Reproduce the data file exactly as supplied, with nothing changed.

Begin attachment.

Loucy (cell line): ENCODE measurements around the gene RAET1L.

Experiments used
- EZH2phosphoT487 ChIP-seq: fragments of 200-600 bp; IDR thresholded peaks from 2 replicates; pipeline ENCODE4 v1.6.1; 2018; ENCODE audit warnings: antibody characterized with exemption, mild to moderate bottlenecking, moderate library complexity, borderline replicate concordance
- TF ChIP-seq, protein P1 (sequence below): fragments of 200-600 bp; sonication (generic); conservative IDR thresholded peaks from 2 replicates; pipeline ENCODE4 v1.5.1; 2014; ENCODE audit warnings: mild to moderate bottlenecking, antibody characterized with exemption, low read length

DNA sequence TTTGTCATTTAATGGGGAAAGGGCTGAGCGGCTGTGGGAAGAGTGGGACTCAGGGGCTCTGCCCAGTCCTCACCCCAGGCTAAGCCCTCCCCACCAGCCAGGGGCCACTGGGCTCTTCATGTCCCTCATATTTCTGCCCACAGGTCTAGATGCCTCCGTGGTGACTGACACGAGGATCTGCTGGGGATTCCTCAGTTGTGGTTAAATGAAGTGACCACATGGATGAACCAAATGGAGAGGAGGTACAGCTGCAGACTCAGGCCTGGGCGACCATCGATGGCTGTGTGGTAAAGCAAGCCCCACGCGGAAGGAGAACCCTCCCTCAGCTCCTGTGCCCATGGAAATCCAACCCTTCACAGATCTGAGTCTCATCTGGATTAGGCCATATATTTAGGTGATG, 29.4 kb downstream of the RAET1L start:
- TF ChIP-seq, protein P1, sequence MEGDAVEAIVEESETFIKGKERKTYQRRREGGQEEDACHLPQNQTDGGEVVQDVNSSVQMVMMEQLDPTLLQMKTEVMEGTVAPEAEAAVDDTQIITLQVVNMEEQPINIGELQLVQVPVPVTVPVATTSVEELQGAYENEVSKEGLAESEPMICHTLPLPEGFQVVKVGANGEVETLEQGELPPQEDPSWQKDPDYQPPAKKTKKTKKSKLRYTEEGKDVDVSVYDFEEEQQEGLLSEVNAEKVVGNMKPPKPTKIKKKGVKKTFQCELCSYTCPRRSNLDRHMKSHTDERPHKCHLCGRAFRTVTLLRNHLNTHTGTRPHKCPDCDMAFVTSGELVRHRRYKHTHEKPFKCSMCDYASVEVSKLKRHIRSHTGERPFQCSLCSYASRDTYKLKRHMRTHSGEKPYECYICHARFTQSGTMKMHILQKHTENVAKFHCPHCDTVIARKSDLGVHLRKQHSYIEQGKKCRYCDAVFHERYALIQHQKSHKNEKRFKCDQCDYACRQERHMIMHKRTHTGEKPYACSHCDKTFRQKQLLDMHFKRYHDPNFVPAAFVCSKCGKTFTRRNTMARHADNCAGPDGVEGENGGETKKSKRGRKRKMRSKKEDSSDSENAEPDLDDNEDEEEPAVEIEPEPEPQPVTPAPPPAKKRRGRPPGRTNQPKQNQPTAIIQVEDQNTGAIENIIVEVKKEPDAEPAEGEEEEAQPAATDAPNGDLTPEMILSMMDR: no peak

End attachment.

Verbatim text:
Loucy (cell line): ENCODE measurements around the gene RAET1L.

Experiments used
- EZH2phosphoT487 ChIP-seq: fragments of 200-600 bp; IDR thresholded peaks from 2 replicates; pipeline ENCODE4 v1.6.1; 2018; ENCODE audit warnings: antibody characterized with exemption, mild to moderate bottlenecking, moderate library complexity, borderline replicate concordance
- TF ChIP-seq, protein P1 (sequence below): fragments of 200-600 bp; sonication (generic); conservative IDR thresholded peaks from 2 replicates; pipeline ENCODE4 v1.5.1; 2014; ENCODE audit warnings: mild to moderate bottlenecking, antibody characterized with exemption, low read length

DNA sequence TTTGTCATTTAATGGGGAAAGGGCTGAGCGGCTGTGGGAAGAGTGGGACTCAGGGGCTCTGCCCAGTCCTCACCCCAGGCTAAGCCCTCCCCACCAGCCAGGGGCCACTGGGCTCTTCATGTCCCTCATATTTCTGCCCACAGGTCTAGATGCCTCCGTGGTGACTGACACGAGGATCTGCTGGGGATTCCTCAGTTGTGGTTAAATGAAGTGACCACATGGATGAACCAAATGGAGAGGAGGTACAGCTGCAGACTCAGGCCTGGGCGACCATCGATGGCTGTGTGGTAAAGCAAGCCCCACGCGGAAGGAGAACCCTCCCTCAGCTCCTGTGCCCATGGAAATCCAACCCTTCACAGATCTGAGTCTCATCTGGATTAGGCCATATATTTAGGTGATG, 29.4 kb downstream of the RAET1L start:
- TF ChIP-seq, protein P1, sequence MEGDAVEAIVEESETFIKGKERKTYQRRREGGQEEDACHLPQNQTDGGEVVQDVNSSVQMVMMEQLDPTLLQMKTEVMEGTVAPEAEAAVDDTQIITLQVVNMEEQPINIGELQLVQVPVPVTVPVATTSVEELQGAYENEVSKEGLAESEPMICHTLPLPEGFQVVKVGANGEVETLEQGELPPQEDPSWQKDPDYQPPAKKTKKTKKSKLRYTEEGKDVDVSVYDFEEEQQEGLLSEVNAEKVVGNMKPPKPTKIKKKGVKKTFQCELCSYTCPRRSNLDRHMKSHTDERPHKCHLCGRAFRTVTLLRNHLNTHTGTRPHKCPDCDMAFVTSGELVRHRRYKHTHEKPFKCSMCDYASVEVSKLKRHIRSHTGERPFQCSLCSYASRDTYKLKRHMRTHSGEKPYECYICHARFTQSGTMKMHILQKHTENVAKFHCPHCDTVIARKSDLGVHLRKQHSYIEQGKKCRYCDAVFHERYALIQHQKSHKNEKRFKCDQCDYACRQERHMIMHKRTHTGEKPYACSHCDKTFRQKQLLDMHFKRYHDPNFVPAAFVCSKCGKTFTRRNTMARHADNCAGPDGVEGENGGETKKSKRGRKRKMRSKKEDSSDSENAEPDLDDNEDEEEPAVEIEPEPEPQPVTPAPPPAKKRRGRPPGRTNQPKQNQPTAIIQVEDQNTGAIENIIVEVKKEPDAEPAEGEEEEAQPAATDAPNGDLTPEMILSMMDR: no peak